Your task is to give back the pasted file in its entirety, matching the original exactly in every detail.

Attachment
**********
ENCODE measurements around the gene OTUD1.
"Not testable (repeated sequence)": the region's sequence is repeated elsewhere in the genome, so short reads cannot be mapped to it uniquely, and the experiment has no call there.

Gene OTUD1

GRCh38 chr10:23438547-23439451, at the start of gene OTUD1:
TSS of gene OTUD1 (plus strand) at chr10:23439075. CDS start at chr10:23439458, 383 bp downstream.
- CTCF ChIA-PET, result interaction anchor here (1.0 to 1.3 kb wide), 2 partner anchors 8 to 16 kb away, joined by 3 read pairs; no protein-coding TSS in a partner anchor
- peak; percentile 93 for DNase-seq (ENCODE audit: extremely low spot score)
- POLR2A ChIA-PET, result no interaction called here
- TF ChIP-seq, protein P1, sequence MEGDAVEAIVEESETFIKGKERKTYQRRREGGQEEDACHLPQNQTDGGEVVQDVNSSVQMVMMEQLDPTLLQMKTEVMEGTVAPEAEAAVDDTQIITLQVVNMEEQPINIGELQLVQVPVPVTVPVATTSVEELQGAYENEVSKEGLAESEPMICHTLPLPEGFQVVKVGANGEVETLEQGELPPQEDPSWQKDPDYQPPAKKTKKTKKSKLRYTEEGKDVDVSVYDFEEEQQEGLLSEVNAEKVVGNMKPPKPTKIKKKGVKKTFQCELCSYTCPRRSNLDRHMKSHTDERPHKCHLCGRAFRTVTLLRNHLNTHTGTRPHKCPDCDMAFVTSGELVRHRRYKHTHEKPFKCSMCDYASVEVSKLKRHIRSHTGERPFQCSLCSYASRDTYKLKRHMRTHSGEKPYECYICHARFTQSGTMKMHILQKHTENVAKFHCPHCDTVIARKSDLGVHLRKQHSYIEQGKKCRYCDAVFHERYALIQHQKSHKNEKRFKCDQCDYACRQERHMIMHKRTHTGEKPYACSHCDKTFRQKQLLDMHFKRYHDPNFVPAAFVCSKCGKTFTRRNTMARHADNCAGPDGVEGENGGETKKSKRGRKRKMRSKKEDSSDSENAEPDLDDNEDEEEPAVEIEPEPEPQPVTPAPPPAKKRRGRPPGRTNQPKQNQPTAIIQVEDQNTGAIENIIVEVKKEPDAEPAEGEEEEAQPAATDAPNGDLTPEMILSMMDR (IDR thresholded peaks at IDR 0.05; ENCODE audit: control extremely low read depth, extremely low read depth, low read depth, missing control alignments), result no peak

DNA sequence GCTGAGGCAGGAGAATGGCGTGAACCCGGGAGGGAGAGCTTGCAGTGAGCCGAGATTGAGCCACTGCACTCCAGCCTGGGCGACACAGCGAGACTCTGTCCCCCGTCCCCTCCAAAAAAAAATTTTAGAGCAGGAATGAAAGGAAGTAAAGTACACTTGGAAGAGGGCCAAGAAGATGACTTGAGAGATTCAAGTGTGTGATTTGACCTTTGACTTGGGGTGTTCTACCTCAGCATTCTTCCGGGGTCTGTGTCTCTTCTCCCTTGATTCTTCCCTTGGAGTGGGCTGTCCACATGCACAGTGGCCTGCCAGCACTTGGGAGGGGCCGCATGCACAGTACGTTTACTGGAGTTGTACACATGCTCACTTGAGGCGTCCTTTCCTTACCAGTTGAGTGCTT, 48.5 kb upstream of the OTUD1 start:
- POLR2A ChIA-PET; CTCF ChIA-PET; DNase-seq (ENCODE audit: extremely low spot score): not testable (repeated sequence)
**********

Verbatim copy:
ENCODE measurements around the gene OTUD1.
"Not testable (repeated sequence)": the region's sequence is repeated elsewhere in the genome, so short reads cannot be mapped to it uniquely, and the experiment has no call there.

Gene OTUD1

GRCh38 chr10:23438547-23439451, at the start of gene OTUD1:
TSS of gene OTUD1 (plus strand) at chr10:23439075. CDS start at chr10:23439458, 383 bp downstream.
- CTCF ChIA-PET, result interaction anchor here (1.0 to 1.3 kb wide), 2 partner anchors 8 to 16 kb away, joined by 3 read pairs; no protein-coding TSS in a partner anchor
- peak; percentile 93 for DNase-seq (ENCODE audit: extremely low spot score)
- POLR2A ChIA-PET, result no interaction called here
- TF ChIP-seq, protein P1, sequence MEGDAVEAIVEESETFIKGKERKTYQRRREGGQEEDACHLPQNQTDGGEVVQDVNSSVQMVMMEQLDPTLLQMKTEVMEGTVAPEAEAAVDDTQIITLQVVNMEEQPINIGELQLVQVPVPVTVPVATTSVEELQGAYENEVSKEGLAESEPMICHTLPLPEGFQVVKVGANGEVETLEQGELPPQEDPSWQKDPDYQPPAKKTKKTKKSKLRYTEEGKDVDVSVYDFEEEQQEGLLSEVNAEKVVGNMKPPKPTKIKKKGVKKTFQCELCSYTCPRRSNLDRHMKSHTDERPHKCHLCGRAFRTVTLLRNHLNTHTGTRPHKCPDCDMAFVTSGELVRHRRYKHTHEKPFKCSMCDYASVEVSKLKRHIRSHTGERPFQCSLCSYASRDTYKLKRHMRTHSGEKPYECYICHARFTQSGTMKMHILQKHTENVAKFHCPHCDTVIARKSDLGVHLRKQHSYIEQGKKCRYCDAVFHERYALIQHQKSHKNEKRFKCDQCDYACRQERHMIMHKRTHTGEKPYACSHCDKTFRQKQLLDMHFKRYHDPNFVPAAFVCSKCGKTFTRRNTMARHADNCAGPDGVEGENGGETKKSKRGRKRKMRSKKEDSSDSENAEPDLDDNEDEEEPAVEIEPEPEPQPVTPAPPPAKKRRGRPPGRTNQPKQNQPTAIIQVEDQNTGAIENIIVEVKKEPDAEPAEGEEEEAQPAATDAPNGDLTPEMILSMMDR (IDR thresholded peaks at IDR 0.05; ENCODE audit: control extremely low read depth, extremely low read depth, low read depth, missing control alignments), result no peak

DNA sequence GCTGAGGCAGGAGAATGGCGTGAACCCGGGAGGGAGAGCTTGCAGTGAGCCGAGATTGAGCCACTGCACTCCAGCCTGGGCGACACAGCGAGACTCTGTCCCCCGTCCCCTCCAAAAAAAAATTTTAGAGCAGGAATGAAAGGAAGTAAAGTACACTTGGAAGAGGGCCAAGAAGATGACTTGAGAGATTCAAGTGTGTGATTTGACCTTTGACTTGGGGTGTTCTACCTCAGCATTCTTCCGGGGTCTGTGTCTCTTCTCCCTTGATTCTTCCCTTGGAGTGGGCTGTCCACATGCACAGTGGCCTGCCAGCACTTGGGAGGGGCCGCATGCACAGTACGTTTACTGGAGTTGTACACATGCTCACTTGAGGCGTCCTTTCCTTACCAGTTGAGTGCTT, 48.5 kb upstream of the OTUD1 start:
- POLR2A ChIA-PET; CTCF ChIA-PET; DNase-seq (ENCODE audit: extremely low spot score): not testable (repeated sequence)